Indeed, INOAC’s U.S. operations are run by American chairmen and presidents with Japanese advisors. “Our biggest strength is localization, our ability to meet local market demands, and to use local manpower. We not only understand the importance of producing locally, but we also take advantage of the unique Japanese high-quality technology,” says Mr. Inoue. Combining this Japanese technology with local needs is what led to the company’s 50:50 joint venture with Rogers Corporation, a Connecticut-based specialty materials company listed on the NYSE. “We are developing many new applications together,” says Mr. Inoue, who points to the protective cushions inside Apple iPhone packaging. “Those products are made by our joint venture.”

The next step for this outward-bound piece of Japan, Inc. is to ramp up its joint R&D activities with American firms. “America has a big chemical industry and many leading companies use our products so we are really interested in doing more R&D activities to meet our customers’ needs and to keep a good relationship with chemical companies,” says Mr. Inoue, who is also scouting for sales channel partners to enable INOAC to better serve the vast U.S. market.

Made in America, by Japan
With a global shift toward protectionism, getting products into new markets and competing with local firms could pose something of a challenge. Hozumi Yoda, President of Nissei Plastic Industrial, believes he has the answer. “For us, America is one of the most important markets and we are always thinking about it. Americans are always willing to pay the price for a good product,” he says. In February next year, the company will invest $20 million in opening a new factory in Texas, San Antonio. “We will be assembling heavy machinery there and selling it in the Midwest area around Detroit. We are going to sell our products under the label of ‘Made in the U.S.A.,’” he says.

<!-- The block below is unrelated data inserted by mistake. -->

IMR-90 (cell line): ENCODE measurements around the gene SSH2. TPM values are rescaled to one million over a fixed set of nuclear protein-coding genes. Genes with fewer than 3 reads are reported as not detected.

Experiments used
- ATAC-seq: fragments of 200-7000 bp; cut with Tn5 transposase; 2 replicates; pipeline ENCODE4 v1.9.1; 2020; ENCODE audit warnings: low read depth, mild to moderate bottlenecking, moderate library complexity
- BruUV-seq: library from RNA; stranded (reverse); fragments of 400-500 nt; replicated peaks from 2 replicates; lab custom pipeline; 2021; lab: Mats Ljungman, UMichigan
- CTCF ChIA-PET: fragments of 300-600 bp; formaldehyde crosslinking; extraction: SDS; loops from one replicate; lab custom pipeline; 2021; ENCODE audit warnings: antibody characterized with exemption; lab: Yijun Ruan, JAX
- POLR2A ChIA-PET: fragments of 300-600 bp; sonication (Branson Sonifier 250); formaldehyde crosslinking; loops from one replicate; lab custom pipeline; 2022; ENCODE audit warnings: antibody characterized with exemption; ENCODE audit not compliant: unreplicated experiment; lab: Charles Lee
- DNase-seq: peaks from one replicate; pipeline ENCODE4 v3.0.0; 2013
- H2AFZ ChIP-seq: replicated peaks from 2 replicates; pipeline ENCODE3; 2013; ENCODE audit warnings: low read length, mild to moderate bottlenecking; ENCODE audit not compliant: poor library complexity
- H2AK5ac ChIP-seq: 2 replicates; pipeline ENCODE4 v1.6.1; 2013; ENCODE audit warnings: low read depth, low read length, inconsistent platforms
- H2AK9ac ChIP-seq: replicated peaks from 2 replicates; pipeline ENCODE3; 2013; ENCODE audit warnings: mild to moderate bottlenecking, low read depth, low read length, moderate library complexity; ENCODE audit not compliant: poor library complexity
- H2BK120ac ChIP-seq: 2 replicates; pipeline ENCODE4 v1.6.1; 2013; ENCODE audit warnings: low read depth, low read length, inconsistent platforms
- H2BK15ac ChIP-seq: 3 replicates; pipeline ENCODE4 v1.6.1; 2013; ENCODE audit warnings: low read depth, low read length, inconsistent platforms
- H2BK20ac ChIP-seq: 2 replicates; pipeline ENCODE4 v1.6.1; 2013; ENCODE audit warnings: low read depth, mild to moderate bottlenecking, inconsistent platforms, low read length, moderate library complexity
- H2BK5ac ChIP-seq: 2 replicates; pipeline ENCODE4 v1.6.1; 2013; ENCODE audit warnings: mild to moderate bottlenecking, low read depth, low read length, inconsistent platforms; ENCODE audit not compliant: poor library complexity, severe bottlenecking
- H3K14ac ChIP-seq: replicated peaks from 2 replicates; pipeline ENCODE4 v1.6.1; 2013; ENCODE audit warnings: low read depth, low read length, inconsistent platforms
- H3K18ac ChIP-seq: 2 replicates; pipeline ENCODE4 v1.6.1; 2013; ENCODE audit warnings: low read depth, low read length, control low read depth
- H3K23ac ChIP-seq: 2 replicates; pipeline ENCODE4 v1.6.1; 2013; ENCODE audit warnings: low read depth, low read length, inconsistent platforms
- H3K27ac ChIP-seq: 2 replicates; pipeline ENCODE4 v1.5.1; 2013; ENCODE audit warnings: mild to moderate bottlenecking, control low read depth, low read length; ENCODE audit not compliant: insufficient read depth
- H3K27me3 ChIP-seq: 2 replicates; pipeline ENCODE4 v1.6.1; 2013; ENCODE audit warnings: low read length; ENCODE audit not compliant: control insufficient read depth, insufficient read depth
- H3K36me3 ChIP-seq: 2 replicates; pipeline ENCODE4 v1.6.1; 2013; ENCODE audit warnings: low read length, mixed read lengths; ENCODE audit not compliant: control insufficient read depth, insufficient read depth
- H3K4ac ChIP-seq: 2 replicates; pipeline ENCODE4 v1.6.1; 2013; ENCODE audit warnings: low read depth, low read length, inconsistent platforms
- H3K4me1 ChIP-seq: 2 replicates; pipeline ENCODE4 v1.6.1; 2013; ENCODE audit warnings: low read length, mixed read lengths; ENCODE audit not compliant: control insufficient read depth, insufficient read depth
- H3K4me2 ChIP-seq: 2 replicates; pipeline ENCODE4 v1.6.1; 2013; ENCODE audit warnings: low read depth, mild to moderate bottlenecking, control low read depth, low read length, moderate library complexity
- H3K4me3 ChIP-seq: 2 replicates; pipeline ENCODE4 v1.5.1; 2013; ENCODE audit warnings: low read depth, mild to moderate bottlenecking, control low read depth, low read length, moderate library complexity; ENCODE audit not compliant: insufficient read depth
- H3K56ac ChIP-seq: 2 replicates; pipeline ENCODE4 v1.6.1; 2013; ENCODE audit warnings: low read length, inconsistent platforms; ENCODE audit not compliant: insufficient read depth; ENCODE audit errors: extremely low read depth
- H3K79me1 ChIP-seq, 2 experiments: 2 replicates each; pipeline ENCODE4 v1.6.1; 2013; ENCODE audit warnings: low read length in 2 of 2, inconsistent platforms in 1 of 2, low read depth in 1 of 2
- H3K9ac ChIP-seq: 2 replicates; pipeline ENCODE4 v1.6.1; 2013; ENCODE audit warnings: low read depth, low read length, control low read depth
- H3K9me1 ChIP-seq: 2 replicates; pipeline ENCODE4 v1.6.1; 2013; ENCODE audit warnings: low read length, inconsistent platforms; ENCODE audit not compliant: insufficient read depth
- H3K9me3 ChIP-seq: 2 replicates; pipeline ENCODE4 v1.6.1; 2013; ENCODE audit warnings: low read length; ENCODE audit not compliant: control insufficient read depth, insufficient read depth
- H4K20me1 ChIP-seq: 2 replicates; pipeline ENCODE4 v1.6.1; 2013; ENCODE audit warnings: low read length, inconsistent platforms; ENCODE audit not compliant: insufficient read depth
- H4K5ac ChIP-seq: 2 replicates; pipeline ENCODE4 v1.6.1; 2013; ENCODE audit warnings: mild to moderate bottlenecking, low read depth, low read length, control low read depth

This new energetic, nimble approach to doing business boosted combined net profit at Japan’s major listed companies to a record level for the fiscal year ended March 2017. And the can-do attitude and focus on overseas production of Japanese businesses is driving a robust performance that shows no signs of slowing down. Japan, Inc. is back; bigger and better than before.